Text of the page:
In this instance, the builder requested a portion of the works be removed from the fixed component of the contract and relegated to a provisional sum. The works involved new pool fencing to an existing pool. The fence had already been thoroughly documented, but the builder was struggling to lock down a price, and both he and our clients were keen for him to start on site as soon as possible. The builder provided an estimate for the fence – around $12,000 – and we accepted his request.

What happened next

The builder started on site. Some months later, he submitted a fixed quote for the pool fence based on a simplified version of the originally submitted documentation. We were shocked to discover that despite this simplification his quote was more than double his original estimate.

Our analysis of the builder’s quote proved our design to be economical, and his fixed quote to in fact be fair and reasonable. It was his estimate that was flawed and, unfortunately, the nature of provisional sums made his error our client’s problem. They were ultimately put in a position where they had to spend $15,000 over their expectations to build their fence.

Why we think it happened

The builder was not sufficiently diligent when preparing his estimate for the pool fence, we think in large part because he had no need to be. He had already more or less won the tender, and the estimate was intended for a provisional sum, with no requirement for him to honour it. His calculations for the materials and labour required for the fence were both seriously undercooked, errors he was able to later rectify.

The lesson we learnt

It is rare for a provisional sum to be prepared by a builder, but in the event one is, the lesson we learnt is it should always be cross-checked for accuracy. This can be done by analysis of the breakdown of the sum, or even better, by comparison against other builders’ or a quantity surveyor’s estimates.


Image source

  1. An unsubstantiated provisional sum, author’s own image.
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Progress payments by stage

Most of the time, the construction of an architect-designed project proceeds according to plan. Construction unfolds on time. The construction documentation is clear and free of ambiguity. The trades perform their work skilfully and conscientiously. There are few surprises, be they physical or financial. The builder, owner and architect maintain a positive working relationship.

Sometimes though, construction does not proceed according to plan. Through negligence, disagreement or accident, a project is derailed. The derailment might last a moment in time, soon forgotten, or it might endure the entire project, poisoning both the process and relationships.

We have experienced and survived a number of derailments. They are stressful, sometimes expensive and always fractious. They test the good intentions of everyone involved.

What follows is the 2nd of eight disaster lessons from site. We ask what went wrong and review what we’ve changed in our practices to prevent it from happening again. An archive of the series can be accessed here.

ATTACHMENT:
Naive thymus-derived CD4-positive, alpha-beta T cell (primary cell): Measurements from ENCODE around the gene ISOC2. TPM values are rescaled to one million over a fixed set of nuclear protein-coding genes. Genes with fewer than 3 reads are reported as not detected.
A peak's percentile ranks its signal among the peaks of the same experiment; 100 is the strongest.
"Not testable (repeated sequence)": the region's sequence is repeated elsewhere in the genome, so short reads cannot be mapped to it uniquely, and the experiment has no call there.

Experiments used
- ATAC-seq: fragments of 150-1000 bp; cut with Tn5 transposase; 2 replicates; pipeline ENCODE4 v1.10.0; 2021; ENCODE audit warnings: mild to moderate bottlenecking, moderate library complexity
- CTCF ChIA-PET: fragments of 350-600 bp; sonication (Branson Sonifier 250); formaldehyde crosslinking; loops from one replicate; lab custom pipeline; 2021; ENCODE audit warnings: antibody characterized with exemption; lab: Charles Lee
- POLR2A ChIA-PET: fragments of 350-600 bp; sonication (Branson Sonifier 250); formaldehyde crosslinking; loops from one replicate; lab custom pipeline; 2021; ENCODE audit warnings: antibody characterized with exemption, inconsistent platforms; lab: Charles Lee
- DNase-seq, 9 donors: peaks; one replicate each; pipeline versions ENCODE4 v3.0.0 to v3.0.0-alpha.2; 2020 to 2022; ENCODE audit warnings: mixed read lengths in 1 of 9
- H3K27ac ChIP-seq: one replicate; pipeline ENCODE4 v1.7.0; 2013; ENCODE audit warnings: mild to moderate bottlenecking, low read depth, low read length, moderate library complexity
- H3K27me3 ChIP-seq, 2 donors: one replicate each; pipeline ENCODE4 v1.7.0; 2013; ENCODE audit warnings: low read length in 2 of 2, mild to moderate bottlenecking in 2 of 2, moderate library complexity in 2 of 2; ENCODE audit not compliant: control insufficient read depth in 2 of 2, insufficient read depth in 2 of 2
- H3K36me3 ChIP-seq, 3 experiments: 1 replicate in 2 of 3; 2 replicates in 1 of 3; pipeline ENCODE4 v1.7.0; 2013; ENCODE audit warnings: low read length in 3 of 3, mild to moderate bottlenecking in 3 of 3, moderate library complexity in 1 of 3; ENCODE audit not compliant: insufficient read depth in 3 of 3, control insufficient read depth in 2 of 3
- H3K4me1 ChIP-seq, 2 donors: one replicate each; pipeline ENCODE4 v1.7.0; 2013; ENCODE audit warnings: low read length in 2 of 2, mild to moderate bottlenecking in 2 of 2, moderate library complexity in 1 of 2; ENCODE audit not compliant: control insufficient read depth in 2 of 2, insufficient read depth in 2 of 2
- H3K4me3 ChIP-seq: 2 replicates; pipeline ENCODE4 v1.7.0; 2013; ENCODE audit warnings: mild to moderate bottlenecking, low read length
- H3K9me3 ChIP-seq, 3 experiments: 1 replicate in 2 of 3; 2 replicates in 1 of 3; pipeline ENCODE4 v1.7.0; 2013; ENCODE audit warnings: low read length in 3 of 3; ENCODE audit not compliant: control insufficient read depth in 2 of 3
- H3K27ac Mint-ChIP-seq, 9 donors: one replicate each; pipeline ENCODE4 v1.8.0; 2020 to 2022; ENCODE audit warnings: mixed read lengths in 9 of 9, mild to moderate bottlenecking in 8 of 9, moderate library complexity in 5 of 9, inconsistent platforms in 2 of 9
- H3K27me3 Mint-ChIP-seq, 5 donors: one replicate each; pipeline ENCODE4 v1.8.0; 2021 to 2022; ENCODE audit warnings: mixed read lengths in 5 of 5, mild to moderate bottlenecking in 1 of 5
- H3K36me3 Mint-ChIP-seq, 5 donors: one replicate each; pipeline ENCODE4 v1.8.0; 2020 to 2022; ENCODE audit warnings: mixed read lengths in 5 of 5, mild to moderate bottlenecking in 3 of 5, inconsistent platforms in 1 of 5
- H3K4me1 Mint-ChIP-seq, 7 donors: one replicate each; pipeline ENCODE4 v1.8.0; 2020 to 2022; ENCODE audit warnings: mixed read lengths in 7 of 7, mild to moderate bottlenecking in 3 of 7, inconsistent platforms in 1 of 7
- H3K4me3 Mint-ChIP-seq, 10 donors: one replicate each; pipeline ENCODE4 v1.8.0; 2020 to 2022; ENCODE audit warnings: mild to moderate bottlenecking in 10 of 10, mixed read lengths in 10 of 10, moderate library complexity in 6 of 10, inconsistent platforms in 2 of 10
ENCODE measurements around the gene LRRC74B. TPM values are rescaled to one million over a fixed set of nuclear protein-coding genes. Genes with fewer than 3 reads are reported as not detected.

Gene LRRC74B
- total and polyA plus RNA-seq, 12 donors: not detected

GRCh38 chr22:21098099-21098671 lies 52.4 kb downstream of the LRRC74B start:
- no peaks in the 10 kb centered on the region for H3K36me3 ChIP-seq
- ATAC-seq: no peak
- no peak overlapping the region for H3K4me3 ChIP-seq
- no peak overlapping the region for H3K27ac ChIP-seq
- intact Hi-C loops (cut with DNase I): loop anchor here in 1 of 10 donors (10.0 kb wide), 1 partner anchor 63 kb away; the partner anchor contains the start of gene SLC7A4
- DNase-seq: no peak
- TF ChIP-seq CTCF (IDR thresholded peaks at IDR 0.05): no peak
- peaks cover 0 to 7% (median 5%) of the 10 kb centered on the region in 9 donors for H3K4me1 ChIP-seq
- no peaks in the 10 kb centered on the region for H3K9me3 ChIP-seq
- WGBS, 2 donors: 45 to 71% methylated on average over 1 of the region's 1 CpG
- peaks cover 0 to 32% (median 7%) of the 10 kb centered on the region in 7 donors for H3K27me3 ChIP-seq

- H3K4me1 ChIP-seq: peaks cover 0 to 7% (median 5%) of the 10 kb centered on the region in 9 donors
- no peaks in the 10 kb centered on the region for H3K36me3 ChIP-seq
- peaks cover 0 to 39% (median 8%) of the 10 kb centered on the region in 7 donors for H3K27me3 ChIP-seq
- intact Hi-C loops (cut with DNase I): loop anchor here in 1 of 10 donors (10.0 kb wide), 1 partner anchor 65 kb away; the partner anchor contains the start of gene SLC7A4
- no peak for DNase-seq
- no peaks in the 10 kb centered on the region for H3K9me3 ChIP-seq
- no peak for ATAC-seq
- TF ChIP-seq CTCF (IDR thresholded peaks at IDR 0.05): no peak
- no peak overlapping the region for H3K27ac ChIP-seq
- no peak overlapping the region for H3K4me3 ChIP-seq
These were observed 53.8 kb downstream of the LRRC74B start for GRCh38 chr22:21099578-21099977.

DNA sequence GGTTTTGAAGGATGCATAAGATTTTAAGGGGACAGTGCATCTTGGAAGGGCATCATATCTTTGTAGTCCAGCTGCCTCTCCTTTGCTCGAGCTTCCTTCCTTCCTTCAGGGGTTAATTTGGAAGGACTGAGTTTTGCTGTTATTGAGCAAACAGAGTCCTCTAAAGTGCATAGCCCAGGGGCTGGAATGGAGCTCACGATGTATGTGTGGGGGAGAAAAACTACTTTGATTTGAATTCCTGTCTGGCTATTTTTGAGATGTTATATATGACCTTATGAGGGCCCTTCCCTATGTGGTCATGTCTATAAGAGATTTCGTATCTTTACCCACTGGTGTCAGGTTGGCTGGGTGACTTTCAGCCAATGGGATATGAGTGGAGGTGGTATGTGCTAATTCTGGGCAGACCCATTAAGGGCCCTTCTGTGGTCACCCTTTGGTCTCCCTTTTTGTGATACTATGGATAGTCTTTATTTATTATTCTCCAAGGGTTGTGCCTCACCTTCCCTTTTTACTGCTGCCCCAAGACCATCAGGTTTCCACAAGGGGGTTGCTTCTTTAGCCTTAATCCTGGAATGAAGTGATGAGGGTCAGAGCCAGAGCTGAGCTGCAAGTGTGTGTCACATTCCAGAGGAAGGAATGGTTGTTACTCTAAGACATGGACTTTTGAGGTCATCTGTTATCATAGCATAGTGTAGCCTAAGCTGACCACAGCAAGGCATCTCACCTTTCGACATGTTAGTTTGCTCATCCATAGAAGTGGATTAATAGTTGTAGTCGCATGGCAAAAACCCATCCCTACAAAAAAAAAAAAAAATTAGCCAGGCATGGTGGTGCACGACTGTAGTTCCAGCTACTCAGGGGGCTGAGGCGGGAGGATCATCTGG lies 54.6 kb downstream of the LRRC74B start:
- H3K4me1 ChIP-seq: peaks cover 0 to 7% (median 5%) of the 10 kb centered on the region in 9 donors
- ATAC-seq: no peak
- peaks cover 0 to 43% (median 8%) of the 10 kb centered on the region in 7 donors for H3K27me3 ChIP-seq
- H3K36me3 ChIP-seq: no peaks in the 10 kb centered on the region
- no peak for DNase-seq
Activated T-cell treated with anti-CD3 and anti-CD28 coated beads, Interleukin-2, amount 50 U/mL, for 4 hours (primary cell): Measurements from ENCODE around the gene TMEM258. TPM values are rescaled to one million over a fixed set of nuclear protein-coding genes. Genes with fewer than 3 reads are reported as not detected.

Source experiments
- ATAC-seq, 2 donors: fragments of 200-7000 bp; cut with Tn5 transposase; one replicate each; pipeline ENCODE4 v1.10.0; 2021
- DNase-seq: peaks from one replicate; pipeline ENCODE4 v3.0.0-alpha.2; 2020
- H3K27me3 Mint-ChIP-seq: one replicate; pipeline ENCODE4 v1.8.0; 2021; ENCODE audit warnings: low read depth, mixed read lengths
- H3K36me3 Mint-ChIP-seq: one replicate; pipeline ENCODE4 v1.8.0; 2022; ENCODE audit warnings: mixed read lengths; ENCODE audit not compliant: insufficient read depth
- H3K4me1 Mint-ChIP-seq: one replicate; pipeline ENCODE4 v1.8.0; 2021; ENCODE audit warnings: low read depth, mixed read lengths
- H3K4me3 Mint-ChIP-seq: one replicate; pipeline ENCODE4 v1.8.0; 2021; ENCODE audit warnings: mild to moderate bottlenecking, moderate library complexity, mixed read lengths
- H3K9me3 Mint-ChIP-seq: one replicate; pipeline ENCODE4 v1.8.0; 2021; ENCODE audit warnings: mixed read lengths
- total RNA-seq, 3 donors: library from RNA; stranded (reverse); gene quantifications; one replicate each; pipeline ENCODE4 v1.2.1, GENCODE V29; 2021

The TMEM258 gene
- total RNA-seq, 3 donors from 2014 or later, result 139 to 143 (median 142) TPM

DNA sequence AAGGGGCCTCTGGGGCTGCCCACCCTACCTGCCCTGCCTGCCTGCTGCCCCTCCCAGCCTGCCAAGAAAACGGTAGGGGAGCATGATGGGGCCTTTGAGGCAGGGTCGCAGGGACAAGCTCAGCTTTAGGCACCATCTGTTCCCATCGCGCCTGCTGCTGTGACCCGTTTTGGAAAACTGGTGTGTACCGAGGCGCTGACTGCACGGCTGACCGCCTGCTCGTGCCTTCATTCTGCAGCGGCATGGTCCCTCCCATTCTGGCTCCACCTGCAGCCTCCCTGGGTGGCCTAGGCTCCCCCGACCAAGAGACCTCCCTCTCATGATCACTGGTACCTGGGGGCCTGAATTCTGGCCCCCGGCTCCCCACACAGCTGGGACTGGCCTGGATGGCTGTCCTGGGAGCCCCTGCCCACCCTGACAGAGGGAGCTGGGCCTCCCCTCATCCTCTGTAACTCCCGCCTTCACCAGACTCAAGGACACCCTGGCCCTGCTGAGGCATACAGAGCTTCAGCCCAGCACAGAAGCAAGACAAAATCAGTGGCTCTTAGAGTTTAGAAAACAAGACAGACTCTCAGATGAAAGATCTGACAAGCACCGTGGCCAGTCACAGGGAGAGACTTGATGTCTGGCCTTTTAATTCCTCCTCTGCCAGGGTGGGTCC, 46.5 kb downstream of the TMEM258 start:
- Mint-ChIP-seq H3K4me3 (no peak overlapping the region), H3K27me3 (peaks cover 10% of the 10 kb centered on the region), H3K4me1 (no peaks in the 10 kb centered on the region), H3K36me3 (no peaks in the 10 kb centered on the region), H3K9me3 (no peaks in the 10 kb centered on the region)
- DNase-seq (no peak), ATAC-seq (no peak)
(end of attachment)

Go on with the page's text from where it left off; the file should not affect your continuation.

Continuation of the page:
2. Progress payments by stage

progress payments

What happened

It is typical for a builder to claim payments for his work on a monthly basis, where the sum claimed corresponds to the value of the work undertaken in the past month. The builder instead requested that payments be made by stage. This involves regulated percentages that can be claimed at the completion of stipulated stages of construction:

Base stage – 10%
Framing stage – 15%
Lock-up stage – 35%
Fixing stage – 20%
Completion – 20%

Staged payments are larger but less regular than monthly payments. We recognised that this request likely related to the builder’s aversion to paperwork, but were unable to see any problem with it, so accepted his request.

What happened next

After the first few months of construction had passed, it became clear that the staged payments were a problem for the builder. They were simply spread too far apart. He might not have liked the paperwork involved with monthly payments, but the stop-start cashflow really hurt him.

This had two important effects:

First, he began to disappear from site for weeks at a time. Though the builder refused to provide explanations for his absences, we suspected he was taking on smaller commissions with fast turnarounds to keep the money flowing. These periods of non-activity on site stacked alarmingly, stretching what was supposed to be a nine month construction period out to 18 months.

Second, in order to reduce the money he would owe subcontractors, he began to take on specialist trades like concreting, plastering, plumbing and hydronic heating himself. He had to redo many of these, as his workmanship was not up to an acceptable standard. He also made errors that were impossible to rectify, things like bootprints in finished concrete surfaces and hydronic heating lines emerging crookedly from concrete slabs.

Why we think it happened